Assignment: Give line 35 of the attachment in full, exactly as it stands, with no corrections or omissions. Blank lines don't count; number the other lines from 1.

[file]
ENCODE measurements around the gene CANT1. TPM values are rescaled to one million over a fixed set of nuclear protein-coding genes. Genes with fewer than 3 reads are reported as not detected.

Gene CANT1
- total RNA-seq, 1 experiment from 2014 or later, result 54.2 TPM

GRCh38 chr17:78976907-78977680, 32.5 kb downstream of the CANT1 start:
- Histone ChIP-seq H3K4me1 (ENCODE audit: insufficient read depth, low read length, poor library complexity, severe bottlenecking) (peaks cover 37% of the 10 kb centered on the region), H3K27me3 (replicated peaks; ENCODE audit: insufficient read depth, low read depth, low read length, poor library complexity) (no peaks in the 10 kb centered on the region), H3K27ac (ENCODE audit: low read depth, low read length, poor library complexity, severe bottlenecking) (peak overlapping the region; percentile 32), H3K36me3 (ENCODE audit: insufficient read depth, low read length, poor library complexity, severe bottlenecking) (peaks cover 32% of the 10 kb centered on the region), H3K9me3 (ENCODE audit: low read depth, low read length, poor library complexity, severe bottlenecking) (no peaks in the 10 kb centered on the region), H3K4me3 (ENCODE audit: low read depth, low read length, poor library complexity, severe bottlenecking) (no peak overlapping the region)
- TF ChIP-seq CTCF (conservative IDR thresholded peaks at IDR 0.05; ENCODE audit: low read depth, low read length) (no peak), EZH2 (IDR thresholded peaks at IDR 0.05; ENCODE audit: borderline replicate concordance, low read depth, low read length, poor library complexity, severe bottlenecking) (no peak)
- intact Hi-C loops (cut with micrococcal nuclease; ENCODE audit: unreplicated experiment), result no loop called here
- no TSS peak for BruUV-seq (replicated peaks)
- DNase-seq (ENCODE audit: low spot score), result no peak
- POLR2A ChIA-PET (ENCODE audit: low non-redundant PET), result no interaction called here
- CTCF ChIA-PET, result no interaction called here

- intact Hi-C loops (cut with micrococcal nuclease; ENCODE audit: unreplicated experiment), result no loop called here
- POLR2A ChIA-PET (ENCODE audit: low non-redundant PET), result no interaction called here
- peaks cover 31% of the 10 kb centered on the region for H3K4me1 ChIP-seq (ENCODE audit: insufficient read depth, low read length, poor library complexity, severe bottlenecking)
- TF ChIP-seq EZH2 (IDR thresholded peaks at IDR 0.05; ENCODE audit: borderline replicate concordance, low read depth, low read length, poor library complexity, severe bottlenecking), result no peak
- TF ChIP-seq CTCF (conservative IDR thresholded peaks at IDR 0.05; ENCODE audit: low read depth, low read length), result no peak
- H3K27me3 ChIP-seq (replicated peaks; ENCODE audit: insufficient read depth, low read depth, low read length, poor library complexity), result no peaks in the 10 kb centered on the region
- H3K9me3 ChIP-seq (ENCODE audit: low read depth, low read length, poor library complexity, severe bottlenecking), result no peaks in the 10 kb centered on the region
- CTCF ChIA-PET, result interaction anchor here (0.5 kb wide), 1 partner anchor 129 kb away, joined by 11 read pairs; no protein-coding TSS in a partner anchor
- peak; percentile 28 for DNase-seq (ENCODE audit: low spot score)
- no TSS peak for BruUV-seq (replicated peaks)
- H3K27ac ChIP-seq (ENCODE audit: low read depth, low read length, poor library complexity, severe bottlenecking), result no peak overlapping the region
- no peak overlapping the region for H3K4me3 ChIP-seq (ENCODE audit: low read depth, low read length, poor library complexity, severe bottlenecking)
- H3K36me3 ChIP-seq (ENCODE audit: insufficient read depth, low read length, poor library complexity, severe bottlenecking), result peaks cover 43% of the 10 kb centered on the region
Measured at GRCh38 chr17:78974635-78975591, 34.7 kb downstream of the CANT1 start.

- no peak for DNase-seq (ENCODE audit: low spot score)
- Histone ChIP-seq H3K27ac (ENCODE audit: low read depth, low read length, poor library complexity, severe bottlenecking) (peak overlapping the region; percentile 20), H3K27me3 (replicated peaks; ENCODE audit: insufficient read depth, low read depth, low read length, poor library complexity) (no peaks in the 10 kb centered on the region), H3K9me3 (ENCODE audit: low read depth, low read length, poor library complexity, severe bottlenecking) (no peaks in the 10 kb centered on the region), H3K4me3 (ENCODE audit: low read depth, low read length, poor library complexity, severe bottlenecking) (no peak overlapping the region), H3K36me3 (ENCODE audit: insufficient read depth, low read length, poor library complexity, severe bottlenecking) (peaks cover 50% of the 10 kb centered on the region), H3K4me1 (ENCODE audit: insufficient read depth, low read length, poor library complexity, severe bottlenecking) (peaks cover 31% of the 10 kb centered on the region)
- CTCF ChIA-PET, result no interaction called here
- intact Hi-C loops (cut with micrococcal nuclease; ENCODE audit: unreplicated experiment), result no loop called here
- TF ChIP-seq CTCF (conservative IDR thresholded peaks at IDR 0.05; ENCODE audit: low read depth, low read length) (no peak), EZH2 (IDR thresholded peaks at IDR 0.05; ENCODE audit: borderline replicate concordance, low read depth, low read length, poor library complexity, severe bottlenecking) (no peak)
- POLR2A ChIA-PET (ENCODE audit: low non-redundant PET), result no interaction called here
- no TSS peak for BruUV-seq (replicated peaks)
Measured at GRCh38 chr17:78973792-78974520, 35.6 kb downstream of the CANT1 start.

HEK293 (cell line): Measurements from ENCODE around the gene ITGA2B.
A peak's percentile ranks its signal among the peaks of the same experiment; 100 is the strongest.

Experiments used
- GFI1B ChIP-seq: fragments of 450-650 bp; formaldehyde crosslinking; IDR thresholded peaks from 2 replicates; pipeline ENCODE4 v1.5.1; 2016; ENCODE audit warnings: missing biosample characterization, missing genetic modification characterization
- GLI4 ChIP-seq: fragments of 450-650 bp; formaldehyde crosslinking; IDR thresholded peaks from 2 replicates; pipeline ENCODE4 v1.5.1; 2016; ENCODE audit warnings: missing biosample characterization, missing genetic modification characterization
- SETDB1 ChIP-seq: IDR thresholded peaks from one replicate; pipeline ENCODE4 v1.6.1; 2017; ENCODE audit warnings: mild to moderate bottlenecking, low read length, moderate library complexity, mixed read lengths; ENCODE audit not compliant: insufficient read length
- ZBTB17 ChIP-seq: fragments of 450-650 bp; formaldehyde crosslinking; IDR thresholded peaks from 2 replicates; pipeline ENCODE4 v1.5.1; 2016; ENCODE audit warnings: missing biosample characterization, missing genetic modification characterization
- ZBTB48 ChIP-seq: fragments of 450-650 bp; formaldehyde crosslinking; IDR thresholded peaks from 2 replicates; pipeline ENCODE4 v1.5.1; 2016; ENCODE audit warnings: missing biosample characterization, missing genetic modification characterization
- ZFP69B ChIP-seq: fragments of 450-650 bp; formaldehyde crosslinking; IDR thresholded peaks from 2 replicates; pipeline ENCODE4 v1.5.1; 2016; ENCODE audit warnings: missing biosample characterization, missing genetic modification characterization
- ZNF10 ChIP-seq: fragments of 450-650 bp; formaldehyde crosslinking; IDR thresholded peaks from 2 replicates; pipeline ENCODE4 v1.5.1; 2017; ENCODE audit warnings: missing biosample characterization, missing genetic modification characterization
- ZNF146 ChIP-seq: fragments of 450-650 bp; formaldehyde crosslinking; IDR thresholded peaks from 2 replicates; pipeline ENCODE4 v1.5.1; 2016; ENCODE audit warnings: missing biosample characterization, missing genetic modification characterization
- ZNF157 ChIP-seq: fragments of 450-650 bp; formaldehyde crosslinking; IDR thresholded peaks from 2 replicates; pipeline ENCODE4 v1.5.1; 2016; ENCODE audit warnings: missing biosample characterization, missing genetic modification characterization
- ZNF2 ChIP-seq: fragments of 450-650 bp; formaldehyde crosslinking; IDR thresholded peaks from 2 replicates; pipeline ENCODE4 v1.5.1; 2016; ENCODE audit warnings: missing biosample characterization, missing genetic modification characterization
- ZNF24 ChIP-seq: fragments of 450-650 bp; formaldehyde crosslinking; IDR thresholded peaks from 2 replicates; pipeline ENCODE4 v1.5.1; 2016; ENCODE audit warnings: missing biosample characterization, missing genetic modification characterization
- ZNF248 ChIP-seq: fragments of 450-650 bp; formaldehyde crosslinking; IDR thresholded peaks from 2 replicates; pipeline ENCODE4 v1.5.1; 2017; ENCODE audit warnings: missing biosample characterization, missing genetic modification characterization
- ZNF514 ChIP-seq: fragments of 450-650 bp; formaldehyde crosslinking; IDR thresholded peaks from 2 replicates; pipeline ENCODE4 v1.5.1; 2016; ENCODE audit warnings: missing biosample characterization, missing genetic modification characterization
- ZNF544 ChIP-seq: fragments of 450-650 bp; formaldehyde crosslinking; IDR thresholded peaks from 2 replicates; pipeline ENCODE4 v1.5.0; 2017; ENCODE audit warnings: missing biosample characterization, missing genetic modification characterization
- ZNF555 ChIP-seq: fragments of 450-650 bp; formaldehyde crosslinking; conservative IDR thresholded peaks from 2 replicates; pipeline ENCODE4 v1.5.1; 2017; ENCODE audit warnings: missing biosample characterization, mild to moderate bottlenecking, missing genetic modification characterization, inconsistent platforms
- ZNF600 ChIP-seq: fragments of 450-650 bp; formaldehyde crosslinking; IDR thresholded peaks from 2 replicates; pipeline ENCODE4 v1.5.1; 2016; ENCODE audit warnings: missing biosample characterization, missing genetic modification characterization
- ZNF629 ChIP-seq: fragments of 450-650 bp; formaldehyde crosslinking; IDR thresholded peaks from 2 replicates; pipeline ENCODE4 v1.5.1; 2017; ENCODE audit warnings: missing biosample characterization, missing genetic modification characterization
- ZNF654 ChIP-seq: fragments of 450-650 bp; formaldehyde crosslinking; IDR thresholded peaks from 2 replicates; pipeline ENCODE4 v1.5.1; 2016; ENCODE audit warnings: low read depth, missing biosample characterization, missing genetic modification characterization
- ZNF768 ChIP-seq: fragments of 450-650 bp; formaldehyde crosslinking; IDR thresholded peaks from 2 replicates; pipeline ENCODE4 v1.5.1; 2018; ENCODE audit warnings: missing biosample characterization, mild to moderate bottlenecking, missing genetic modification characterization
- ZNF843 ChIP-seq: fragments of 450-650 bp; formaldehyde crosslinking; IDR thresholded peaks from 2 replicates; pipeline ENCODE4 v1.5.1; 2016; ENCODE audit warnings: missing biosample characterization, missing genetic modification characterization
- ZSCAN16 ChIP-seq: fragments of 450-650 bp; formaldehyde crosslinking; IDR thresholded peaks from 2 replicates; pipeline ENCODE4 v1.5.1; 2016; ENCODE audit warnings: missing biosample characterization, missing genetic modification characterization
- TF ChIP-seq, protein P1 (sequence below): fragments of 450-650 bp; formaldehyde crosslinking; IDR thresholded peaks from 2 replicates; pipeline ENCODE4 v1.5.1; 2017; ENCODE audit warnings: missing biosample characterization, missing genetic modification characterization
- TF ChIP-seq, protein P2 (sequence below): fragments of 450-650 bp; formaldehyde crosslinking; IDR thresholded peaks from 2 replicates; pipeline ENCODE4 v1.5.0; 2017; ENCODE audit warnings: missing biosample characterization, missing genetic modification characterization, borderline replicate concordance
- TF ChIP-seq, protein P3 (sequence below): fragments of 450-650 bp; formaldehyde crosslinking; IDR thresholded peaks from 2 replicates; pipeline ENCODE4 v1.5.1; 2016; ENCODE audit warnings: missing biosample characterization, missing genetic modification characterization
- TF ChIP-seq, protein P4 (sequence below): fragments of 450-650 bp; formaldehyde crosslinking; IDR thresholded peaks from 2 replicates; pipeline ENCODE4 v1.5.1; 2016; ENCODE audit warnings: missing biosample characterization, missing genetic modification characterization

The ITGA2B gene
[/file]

A peak's percentile ranks its signal among the peaks of the same experiment; 100 is the strongest.